What is It?
Angelman Syndrome (AS) is not common, as it only occurs in 1 out of every 15,000 live births. A neuro-genetic disorder, it is characterized by severe intellectual and developmental disabilities, sleep disturbance, seizures, jerky movements (especially hand-flapping), but also frequent laughter or smiling, and a usually happy demeanor. First identified in 1965 it is named for a British doctor, Harry Angelman. Children with AS are often identified as having a wide mouth with a protruding tongue; all are found with developmental delays, balance disorders, and speech impairments with either minimal or no communication.
A diagnosis typically comes between the ages of two and five years of age. (HAS; 2009). This disability overlaps with classic autism and is associated with severe cognitive, speech, and motor impairments (Summers, 2011). More than 80% of children with AS have seizures and 20-80% have abnormal sleep patterns, increased sensitivity to heat, and an increased chance of obesity. Like autism, AS has social and behavioral implications as well. Some implications of the syndrome include: decreased eye contact, limited social overtures, or enjoyment in social interactions, and few socially directed vocalizations.
Typical placement seems to be in severe classrooms; however, the individual student’s needs are to be addressed at IEP meetings. Once those needs have been identified, learning activities can be personalized with media the child favors such as water, plastics, and objects that help stimulate the senses of a child and enable him to focus on lessons. Other effective strategies include:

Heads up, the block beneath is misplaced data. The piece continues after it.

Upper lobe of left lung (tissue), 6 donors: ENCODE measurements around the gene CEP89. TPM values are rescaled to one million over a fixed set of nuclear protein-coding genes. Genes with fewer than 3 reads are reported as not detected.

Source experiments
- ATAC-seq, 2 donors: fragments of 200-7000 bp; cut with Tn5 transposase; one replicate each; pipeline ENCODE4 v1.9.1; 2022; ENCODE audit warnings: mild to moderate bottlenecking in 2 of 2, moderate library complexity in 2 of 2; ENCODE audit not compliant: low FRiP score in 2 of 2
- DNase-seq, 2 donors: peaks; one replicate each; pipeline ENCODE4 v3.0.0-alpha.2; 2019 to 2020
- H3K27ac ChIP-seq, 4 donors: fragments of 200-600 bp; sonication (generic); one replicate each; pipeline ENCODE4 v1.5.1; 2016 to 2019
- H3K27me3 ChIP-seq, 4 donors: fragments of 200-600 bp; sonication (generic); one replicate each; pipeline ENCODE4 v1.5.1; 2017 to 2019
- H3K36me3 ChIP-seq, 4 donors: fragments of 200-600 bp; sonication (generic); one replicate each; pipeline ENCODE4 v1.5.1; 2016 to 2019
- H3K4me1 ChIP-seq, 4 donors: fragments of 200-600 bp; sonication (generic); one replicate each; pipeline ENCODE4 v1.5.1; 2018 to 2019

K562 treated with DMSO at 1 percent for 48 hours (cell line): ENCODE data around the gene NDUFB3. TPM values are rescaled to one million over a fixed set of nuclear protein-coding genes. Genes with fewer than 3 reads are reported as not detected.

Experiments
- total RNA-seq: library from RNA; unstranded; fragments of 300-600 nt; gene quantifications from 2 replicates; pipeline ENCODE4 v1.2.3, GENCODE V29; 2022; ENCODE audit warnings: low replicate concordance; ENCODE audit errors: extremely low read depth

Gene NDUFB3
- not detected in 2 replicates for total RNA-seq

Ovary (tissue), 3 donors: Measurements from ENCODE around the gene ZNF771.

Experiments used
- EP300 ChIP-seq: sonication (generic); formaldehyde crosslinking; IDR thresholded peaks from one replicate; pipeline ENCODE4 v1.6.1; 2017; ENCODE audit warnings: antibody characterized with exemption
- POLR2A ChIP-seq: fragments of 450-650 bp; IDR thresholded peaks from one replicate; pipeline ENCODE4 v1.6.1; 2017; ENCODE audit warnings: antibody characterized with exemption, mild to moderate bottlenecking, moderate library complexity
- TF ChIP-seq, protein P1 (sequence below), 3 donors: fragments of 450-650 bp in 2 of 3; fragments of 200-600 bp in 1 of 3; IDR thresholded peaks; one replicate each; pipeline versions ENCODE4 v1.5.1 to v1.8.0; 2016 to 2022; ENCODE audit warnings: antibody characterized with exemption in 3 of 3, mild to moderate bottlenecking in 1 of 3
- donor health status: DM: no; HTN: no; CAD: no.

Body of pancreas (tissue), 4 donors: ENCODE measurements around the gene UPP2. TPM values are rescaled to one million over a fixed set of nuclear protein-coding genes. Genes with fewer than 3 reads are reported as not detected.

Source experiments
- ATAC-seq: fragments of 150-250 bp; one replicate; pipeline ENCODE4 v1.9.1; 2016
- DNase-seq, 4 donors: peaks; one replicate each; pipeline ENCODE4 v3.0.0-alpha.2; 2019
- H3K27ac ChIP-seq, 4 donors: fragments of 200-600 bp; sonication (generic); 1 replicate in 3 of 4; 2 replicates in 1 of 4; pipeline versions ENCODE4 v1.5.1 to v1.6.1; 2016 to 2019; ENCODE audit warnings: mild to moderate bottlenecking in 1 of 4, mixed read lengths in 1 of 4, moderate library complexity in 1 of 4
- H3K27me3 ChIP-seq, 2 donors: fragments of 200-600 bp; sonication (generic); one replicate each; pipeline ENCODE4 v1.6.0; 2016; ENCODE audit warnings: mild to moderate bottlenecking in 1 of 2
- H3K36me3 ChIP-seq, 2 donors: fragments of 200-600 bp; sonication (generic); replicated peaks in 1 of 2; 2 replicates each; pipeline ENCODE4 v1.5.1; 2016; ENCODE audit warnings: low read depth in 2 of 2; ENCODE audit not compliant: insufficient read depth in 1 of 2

- Teaching students sign language to help with communication. This gives the child a way to express feelings and preferences.
- Advances in technology have also helped with communication deficiencies. These include alphabet touch pads, and a range of tablets, including the iPad. There are now iPad applications that allow the student to type a sentence and have it read aloud, as well as pick from a wide range of words and pictures to help them express themselves.
Technology can be costly but is increasingly available even in general education classrooms. These small measures can make the difference between a child locked in seclusion and a child who is able to express emotions, love, joy, pain, and need.
The Angelman Syndrome Foundation website offers a list of common accommodations parents and the school can consider. It includes some research-based techniques that assist students as they progress into secondary school education to help them both academically and socially.
References and Websites
- Summers, J., & Impey, J. (2011). Assessing Joint Attention Responding and Initiation in Children with Angelman Syndrome. Journal of Applied Research in Intellectual Disabilities, 24(5), 450-458.